While the couple’s business has changed over the course of the Covid crisis, going from two storefronts in Silver Lake to one consolidated, appointment-only studio, they said that the business has been thriving since it reopened in July. By summer, many consumers had already bought up all the tie-dye joggers and Lululemon leggings they would need for the duration of the pandemic, and the Garzas believe they were itching for a bit of normalcy.

“At first I believe there was a surge in loungewear, but now people are sick of being sloppy and lazy and want to get back into a pair of denim,” Jeff Garza said. Spouse and partner Fox’s specialty is custom tailoring, which helps sell shoppers who are “looking for an easy, but flattering, fit.”

“Since people have had lots of time at home we have had a lot of custom projects to do,” Fox confirmed, adding that “clients have been going through their closets and wanting to make use of old denim, and revitalize it.”

Folks who come into Foxhole looking to shop the vintage collection have also received more personal care and attention from the Garzas than ever before. This quiet time has allowed the duo to hone their personal shopping skills for each customer that comes through the door. “They can buy vintage denim, get it custom fitted, and buy a cool vintage tee to complete the look,” Fox said.

Most of the studio’s recent shoppers have been looking for roomier, straight-leg styles as they head into the fall season, Jeff said, “being that they have been a bit less active” in recent months.

Further down the road at an unassuming spot in Northeastern L.A., Tommy Dorr’s unmarked Mothfood showroom—an exclusive, appointment-only collector’s haven favored by stylists to the stars—is going strong after retail’s unsteady start this year. “I haven’t seen any change,” he said of business in a post-Covid world. “If anything, the vintage denim business is still rapidly growing in popularity.”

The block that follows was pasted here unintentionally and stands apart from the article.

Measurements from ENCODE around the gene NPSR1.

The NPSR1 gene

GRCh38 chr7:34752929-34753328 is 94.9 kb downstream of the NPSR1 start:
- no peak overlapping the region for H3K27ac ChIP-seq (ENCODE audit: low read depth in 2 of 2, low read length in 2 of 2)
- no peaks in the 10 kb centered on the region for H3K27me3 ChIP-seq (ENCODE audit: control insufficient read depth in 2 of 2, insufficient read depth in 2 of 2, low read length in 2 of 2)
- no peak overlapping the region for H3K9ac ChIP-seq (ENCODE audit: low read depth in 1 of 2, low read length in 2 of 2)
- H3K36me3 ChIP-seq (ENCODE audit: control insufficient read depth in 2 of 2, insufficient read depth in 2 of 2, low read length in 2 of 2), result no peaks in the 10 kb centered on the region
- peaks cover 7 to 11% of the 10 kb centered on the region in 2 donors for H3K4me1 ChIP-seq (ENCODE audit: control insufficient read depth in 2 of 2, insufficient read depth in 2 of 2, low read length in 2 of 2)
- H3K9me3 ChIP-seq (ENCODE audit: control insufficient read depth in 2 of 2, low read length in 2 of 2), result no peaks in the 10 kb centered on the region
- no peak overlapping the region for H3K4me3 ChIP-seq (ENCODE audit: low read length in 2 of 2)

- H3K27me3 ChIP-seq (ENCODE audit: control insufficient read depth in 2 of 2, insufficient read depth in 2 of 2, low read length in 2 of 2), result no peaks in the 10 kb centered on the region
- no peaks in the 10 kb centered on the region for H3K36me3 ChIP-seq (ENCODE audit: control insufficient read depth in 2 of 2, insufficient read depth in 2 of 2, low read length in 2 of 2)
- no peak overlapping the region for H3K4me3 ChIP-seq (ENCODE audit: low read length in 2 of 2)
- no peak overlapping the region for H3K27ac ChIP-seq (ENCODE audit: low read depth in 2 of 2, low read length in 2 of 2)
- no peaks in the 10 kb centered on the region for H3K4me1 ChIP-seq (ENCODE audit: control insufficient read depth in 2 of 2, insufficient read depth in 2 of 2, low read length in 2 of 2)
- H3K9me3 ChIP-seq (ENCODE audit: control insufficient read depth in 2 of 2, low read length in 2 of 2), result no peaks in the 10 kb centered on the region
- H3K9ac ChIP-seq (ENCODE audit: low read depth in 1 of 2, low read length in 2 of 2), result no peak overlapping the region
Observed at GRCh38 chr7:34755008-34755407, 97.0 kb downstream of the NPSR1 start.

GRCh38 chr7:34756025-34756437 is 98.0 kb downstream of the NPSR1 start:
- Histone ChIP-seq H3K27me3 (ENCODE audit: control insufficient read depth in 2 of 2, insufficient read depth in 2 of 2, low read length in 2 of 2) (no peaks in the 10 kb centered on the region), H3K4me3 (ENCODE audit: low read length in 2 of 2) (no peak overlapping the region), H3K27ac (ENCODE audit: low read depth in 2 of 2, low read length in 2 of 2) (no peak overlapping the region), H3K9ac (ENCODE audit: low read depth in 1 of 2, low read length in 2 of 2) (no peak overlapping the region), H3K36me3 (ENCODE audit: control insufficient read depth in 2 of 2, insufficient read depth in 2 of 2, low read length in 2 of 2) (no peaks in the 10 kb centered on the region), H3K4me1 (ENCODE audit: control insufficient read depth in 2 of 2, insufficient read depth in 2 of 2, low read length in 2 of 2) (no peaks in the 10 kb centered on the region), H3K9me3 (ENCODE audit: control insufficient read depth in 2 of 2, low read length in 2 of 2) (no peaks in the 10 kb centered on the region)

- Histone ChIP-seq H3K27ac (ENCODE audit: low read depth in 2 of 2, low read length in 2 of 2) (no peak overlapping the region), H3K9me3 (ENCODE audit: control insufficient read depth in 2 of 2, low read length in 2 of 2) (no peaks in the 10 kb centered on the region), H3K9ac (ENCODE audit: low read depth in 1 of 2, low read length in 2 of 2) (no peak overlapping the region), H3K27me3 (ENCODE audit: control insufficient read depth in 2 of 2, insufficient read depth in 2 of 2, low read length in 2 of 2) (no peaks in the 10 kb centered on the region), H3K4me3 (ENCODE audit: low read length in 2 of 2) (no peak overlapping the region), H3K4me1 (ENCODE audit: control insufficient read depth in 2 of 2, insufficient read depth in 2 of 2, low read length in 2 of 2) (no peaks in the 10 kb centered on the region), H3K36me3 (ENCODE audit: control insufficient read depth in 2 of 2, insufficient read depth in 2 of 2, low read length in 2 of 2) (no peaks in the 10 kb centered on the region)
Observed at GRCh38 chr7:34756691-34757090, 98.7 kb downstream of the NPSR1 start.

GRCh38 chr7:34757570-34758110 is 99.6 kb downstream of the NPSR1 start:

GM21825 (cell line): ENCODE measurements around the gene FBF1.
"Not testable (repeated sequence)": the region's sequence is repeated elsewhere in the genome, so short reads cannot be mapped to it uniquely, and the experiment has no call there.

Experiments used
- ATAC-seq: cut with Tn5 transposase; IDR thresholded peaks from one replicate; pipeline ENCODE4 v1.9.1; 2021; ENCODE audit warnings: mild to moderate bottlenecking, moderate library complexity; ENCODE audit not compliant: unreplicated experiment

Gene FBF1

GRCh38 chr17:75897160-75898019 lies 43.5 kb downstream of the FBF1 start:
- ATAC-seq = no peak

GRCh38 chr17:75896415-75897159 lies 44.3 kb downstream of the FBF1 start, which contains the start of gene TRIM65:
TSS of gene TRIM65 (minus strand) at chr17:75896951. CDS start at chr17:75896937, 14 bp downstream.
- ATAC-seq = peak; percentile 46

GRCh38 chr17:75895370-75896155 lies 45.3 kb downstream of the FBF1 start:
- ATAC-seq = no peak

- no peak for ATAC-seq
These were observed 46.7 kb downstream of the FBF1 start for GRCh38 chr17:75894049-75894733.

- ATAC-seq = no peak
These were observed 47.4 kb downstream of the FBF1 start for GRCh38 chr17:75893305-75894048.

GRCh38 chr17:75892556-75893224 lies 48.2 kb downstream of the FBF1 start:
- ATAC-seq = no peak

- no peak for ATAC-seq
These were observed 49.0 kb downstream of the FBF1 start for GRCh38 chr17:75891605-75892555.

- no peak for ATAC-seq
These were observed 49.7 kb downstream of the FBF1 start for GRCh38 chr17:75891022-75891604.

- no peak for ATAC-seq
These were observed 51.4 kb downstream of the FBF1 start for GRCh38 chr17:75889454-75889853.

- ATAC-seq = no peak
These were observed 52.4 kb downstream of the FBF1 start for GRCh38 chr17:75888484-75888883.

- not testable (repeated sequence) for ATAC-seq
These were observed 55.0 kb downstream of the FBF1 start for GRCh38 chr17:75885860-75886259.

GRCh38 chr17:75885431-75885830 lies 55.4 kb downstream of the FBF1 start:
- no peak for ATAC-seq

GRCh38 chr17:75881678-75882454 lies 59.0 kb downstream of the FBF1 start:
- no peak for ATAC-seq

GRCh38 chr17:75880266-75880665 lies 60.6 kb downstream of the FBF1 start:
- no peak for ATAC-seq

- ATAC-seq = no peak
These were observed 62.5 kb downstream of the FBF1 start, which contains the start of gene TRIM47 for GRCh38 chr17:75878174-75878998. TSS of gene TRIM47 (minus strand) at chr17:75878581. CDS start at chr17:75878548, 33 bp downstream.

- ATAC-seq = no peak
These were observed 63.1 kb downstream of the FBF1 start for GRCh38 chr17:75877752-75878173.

While Dorr was forced to shutter Mothfood for three months during the mandatory retail lockdown, he spent that time building out his e-commerce site. There, he showcases one-of-a-kind finds, from denim jeans and coveralls to vintage dresses, T-shirts, letterman jackets, outerwear and more. “This really helped get me through the uncertainty of the beginning of Covid times,” he said.

The trend away from office garb to easy-wearing, practical apparel has also likely helped, not hurt, categories like denim, he said. While people have indeed changed their habits, Dorr said denim ranks among the top picks for “casual, comfortable clothing that people are living in right now, like Ts, sweatshirts, fleece and loungewear.”

When it comes jeans, Dorr has seen an uptick in popularity of ’80s and ’90s styles and washes in mostly relaxed fits, echoing Garza’s assessment that shoppers are looking for comfort with a hint of polish. “The last few months I’ve worked with mostly apparel brands and stylists, and it seems to be what most clients are gravitating towards,” he said.

When asked whether the pandemic had generated any new trends in spending or consumer appetites, Dorr said he believed that “people are way more conscious of how they are spending their money during these times,” and aren’t throwing down dollars on fleeting trends. That newfound conscious consumerism could be a boon to businesses like his, which deal in pieces that are sometimes many decades old. According to Dorr, shoppers are “buying less, but are more willing to purchase secondhand or vintage with the idea that it’s something they’ll wear and keep a long time.”

Across the country in the hip East Village neighborhood of New York City, vintage boutique Duo NYC is seeing one denim style fly off the shelves, and co-owner Larae Kangas is sticking to what works.